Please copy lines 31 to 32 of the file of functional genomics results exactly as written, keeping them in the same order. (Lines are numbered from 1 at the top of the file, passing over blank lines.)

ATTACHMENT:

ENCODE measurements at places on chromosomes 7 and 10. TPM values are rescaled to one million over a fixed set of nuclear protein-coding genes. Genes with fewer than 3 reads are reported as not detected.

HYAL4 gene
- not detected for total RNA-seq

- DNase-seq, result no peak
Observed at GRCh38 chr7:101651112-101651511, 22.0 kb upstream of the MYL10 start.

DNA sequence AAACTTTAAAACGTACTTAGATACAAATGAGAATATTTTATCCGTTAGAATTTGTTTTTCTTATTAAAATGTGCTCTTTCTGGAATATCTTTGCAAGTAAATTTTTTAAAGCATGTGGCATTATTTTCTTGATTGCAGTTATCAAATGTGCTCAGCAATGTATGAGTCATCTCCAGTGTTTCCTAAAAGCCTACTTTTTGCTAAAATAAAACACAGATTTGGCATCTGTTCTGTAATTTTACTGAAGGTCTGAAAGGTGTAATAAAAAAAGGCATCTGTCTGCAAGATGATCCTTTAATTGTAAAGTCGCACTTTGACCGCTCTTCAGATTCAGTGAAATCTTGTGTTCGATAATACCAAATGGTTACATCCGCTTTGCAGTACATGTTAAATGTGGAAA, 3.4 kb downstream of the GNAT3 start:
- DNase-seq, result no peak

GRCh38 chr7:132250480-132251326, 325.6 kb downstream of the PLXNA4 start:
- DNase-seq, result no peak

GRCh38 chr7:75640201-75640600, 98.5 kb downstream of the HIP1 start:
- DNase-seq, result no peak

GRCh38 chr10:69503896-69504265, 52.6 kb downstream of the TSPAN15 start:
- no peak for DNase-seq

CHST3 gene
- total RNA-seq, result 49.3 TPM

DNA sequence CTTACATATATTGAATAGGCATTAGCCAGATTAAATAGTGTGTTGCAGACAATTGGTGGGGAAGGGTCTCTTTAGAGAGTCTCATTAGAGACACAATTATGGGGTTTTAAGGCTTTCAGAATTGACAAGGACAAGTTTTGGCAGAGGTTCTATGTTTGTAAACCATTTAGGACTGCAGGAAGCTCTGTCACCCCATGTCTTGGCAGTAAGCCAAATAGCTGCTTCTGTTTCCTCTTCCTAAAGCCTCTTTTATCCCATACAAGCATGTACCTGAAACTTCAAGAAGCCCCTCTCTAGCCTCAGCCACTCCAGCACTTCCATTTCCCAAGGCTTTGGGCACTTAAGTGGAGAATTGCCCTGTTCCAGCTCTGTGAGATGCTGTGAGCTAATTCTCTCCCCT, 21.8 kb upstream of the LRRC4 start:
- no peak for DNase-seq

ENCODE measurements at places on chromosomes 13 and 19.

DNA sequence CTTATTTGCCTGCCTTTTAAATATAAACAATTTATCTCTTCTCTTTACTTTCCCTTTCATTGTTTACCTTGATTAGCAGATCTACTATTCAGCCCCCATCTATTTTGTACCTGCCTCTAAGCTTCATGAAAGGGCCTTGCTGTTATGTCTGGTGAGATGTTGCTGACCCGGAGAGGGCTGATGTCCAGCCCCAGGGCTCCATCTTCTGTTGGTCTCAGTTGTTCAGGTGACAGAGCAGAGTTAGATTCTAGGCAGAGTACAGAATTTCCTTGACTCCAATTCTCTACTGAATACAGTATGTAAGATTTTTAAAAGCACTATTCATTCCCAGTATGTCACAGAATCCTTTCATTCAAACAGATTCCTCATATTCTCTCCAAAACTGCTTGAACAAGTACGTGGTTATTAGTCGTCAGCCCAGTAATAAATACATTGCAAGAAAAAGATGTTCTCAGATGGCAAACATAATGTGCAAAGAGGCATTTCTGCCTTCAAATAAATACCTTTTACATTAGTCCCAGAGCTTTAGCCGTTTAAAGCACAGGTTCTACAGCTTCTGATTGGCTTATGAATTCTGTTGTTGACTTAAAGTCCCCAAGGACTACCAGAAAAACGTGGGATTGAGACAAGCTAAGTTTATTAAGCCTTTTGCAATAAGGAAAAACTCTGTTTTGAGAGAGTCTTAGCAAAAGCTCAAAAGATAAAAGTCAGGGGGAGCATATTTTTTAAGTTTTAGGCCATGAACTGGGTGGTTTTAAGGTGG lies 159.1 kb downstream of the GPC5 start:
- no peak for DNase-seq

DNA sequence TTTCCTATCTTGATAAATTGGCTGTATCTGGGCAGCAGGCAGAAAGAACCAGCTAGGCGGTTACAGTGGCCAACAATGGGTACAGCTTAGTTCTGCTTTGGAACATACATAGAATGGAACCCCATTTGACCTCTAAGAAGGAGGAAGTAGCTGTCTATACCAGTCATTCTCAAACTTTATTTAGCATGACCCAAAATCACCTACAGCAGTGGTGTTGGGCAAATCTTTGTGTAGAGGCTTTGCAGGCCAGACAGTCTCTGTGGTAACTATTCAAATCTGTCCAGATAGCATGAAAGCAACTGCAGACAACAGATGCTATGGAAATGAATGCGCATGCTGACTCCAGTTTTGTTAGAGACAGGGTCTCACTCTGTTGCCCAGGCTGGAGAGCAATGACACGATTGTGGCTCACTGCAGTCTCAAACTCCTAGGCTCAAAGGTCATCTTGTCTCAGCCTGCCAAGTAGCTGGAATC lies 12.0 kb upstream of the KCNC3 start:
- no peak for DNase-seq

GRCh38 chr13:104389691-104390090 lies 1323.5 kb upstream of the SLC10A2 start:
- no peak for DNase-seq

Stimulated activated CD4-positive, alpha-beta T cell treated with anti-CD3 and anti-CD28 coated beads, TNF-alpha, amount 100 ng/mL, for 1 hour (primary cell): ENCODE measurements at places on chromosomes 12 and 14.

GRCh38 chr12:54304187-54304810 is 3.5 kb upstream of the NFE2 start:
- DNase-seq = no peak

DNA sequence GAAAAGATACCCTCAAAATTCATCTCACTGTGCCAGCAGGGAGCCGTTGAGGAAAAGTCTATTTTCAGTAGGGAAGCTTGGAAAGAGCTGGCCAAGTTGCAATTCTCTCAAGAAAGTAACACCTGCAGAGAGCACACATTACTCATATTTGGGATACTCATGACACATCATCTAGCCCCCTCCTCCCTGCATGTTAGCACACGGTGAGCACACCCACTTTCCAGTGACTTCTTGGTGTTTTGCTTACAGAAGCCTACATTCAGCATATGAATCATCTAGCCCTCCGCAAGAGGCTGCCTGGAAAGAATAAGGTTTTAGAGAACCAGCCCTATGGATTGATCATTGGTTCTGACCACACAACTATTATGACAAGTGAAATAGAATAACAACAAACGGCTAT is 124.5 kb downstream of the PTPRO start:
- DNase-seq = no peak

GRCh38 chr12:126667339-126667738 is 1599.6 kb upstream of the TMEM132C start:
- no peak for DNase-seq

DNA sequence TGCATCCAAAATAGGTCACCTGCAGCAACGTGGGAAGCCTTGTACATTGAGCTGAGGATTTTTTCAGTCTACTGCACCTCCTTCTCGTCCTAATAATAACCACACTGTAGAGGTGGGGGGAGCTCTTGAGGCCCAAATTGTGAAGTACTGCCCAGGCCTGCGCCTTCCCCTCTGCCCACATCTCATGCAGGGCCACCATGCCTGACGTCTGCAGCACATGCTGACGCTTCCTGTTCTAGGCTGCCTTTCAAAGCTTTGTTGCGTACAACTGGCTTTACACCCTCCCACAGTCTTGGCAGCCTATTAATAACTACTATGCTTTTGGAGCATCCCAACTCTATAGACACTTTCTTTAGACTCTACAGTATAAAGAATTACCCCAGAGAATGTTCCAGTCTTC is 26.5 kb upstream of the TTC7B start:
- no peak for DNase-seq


- no peak for DNase-seq

DNA sequence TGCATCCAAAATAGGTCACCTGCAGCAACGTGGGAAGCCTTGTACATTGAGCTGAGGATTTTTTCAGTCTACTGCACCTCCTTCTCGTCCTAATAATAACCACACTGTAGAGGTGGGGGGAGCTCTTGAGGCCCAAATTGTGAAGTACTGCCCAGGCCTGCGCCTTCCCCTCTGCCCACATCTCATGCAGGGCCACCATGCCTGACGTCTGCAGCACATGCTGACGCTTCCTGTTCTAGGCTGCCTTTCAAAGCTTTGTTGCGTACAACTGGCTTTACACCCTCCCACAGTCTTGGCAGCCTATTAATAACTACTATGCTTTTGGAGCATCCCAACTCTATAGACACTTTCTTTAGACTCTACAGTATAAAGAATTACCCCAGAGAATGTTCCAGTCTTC is 26.5 kb upstream of the TTC7B start: